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Gambia: Nine years of impunity for killing of journalist Deyda Hydara

People stand near a large picture of the Gambian President Yahya Jammeh at the media centre building in Banjul, 1 July 2006.
People stand near a large picture of the Gambian President Yahya Jammeh at the media centre building in Banjul, 1 July 2006.

AP Photo/ George Osodi

ARTICLE 19 West Africa marked the 9 year anniversary since the assassination of Deyda Hydara, journalist and co-founder of The Point and former president of the Gambia Press Union (GPU).

On the anniversary of Deyda Hydara's assassination, a commemoration event was organised to remind the Gambian authorities of their obligation to shed light on this killing and put an end to all acts that violate freedom of expression and contravene human rights in general.

During this commemoration event, an excerpt of a documentary film on Deyda Hydara was shown. The film follows on from a series of actions that call for reflection on human rights violations in the Gambia, and particularly those that affect freedom of expression and information.

On 14 December 2004, two days before his assassination and in his last article, Mr Hydara had publicly announced his determination to challenge the Media Commission Act that would impose tougher criminal penalties for defamation, make the granting of a licence to set up a newspaper dependent on lodging an exorbitant security bond, and force journalists to register with a board to be able to exercise their profession.

As of yet, no independent, impartial inquiry has been conducted to establish the truth about what happened or provide his family with justice. Political motives behind the killing have been systematically rejected by the authorities. After years of pressure, the government finally agreed to allow an international commission of inquiry to investigate the case, but to date no further progress has been made.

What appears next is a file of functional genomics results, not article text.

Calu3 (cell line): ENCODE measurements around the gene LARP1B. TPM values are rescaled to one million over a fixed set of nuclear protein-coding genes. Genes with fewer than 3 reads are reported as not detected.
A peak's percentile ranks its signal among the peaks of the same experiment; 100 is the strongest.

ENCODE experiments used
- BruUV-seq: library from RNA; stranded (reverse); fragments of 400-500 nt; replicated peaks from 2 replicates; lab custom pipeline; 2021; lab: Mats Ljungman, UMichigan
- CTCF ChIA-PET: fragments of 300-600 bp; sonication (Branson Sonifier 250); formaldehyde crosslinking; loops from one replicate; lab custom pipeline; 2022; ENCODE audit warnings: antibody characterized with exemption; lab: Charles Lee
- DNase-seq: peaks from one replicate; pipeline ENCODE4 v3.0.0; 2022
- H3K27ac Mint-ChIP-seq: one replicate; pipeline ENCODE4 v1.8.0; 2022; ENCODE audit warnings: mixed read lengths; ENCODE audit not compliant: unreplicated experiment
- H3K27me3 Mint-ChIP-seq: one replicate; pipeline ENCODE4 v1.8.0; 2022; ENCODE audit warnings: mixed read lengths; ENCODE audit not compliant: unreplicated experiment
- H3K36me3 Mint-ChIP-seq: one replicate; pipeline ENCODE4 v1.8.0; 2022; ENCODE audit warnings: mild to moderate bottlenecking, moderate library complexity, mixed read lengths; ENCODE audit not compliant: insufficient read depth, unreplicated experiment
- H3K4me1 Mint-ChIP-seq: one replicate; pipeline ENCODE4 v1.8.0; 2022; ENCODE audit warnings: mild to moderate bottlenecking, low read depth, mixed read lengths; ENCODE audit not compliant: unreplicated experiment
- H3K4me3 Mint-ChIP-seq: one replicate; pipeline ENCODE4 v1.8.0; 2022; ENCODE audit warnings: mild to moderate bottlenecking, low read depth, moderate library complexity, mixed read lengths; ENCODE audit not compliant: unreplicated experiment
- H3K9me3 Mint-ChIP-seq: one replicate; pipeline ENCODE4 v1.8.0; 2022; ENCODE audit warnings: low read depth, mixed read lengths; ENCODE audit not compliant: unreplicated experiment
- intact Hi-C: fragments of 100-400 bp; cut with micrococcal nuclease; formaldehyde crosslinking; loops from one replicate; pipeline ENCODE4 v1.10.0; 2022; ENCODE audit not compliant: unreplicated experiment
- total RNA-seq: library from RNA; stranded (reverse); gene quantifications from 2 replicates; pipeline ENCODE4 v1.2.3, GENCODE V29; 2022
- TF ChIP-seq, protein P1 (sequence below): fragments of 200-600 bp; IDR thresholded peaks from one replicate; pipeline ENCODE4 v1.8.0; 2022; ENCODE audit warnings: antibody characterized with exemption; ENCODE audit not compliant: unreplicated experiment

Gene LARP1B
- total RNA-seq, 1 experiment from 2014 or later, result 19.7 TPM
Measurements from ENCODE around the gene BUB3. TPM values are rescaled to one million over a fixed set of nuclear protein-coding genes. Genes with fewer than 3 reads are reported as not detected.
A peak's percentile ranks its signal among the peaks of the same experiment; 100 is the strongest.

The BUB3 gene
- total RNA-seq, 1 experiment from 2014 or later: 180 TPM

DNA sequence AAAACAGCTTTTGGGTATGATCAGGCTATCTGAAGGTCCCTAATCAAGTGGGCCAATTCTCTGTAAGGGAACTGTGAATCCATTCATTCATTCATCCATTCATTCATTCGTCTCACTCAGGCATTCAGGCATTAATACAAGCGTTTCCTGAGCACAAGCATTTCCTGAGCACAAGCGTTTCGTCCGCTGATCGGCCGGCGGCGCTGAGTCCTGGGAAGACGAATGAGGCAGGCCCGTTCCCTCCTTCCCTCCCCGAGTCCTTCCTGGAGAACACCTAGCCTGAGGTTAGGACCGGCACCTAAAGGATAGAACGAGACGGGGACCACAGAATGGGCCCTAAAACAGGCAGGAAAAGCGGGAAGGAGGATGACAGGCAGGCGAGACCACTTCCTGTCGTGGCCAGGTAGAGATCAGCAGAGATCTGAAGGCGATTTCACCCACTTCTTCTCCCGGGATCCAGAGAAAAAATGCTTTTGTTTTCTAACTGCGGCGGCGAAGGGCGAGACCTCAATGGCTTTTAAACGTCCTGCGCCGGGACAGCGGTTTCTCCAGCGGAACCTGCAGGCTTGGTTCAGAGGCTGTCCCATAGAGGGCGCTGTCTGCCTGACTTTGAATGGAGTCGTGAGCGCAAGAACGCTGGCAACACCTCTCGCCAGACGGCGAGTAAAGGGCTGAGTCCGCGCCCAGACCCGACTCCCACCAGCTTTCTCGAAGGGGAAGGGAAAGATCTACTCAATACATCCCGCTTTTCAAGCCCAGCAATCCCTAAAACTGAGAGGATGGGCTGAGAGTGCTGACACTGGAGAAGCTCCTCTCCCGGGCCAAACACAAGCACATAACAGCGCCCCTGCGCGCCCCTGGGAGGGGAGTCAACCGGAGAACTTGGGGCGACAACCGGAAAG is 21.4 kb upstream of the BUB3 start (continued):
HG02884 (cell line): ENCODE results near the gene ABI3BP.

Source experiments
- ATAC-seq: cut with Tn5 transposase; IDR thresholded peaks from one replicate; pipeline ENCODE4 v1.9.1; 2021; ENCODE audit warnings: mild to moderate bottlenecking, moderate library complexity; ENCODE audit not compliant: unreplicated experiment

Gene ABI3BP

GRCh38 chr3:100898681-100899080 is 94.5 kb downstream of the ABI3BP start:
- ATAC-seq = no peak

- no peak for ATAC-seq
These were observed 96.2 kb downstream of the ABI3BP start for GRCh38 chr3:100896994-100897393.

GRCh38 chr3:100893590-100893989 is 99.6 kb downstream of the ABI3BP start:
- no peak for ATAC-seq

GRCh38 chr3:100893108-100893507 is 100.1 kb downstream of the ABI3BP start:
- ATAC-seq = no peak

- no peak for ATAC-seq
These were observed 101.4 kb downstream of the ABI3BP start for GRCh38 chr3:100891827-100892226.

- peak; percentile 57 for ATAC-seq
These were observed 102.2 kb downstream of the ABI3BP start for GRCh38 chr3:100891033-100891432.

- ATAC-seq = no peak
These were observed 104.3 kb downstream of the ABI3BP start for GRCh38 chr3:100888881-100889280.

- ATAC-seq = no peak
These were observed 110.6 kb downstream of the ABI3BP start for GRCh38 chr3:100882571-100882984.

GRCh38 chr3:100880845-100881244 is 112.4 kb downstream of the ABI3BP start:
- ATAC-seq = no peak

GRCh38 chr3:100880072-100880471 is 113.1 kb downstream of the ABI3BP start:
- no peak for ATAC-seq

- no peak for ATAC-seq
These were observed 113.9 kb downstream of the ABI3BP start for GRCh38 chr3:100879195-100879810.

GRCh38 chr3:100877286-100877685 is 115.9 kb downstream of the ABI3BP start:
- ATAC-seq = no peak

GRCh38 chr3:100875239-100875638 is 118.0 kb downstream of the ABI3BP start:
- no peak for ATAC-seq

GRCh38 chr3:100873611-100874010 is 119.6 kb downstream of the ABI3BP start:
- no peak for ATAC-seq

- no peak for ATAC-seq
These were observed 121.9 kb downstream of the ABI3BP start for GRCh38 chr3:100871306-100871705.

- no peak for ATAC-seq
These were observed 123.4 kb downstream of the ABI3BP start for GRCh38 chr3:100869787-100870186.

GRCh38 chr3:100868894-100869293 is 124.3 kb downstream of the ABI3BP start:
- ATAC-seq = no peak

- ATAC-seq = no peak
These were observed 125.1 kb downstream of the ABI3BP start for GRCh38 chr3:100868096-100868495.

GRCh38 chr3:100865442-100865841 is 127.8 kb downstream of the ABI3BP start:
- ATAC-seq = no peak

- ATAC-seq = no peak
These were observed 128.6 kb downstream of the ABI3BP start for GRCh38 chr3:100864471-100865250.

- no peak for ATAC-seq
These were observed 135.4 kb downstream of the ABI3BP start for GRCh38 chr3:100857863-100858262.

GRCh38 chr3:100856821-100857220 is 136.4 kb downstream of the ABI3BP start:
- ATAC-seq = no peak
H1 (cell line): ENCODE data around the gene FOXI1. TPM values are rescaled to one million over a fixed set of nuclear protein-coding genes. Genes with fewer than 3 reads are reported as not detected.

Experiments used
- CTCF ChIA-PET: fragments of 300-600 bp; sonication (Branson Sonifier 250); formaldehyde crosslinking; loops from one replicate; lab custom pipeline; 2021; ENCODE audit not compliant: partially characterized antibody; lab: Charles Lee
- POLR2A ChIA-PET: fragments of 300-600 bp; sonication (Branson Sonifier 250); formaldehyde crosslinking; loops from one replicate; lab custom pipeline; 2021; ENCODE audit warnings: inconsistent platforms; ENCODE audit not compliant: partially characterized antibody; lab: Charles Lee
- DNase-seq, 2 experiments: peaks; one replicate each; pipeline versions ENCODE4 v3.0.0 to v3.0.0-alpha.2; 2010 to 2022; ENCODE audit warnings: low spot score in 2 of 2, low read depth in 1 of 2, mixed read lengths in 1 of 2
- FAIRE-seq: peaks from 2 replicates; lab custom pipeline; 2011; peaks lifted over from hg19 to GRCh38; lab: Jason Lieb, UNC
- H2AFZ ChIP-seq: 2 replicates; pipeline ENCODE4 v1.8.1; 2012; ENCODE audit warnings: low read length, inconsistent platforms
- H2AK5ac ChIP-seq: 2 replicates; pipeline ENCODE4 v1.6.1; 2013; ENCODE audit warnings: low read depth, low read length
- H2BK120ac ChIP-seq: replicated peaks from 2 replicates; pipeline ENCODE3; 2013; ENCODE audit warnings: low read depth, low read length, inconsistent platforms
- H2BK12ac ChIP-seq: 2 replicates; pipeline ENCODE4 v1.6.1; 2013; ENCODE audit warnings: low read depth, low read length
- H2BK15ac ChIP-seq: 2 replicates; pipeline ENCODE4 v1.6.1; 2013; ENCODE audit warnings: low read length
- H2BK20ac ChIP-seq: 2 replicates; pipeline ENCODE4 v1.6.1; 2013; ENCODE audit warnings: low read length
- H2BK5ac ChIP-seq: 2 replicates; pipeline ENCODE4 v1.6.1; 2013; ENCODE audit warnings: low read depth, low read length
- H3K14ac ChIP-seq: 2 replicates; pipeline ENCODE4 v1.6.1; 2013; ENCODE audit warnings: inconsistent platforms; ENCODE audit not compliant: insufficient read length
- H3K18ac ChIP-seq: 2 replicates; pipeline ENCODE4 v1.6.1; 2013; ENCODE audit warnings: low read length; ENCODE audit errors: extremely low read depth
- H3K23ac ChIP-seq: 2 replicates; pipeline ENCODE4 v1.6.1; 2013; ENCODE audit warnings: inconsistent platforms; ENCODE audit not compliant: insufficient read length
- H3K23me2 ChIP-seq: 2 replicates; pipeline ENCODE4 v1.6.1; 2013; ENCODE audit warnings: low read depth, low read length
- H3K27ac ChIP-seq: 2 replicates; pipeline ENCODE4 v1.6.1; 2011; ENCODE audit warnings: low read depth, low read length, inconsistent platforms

“The impunity that the perpetrators of this crime against Deyda Hydara enjoy is reprehensible from every angle. No serious effort has been made by the Gambian authorities to take any action nor to investigate this heinous act and establish the truth of what happened,” said Fatou Jagne Senghor, ARTICLE 19 Director for West Africa.

In an interview with ARTICLE 19, Marie Hydara, Deyda Hydara's daughter, recalled that: “Deyda fought for freedom of the press, democracy and justice, he always advocated these ideals and no threat or act of intimidation could ever have made him go back on them. He sacrificed his life for a noble cause.”

“As it has for many of his fellow journalists and defenders of human rights, his commitment to freedom of expression and information earned him hostility from the Gambian government. This took the form of acts of intimidation, arbitrary arrests, newspaper closures, false accusations, forced exile or disappearances,” Jagne Senghor stressed.

Recurring violations of human rights in the Gambia have yet to make any significant impression on the international community, particularly the African Union and the African Commission on Human and Peoples' Rights, despite the fact that Gambia hosts the African Commission on Human and Peoples' Rights, the main mechanism for the protection and promotion of African citizens' human rights. In light of this, ARTICLE 19 and its partners (RADDHO, CICODEV Afrique, AMNESTY International, LSDH, Y'en à Marre, ONDH, Institut Panos de l'Afrique de l'Ouest and the Forum des Editeurs Africains) are, through this commemoration, campaigning for an investigation into the killing and for repression and impunity to cease in The Gambia.

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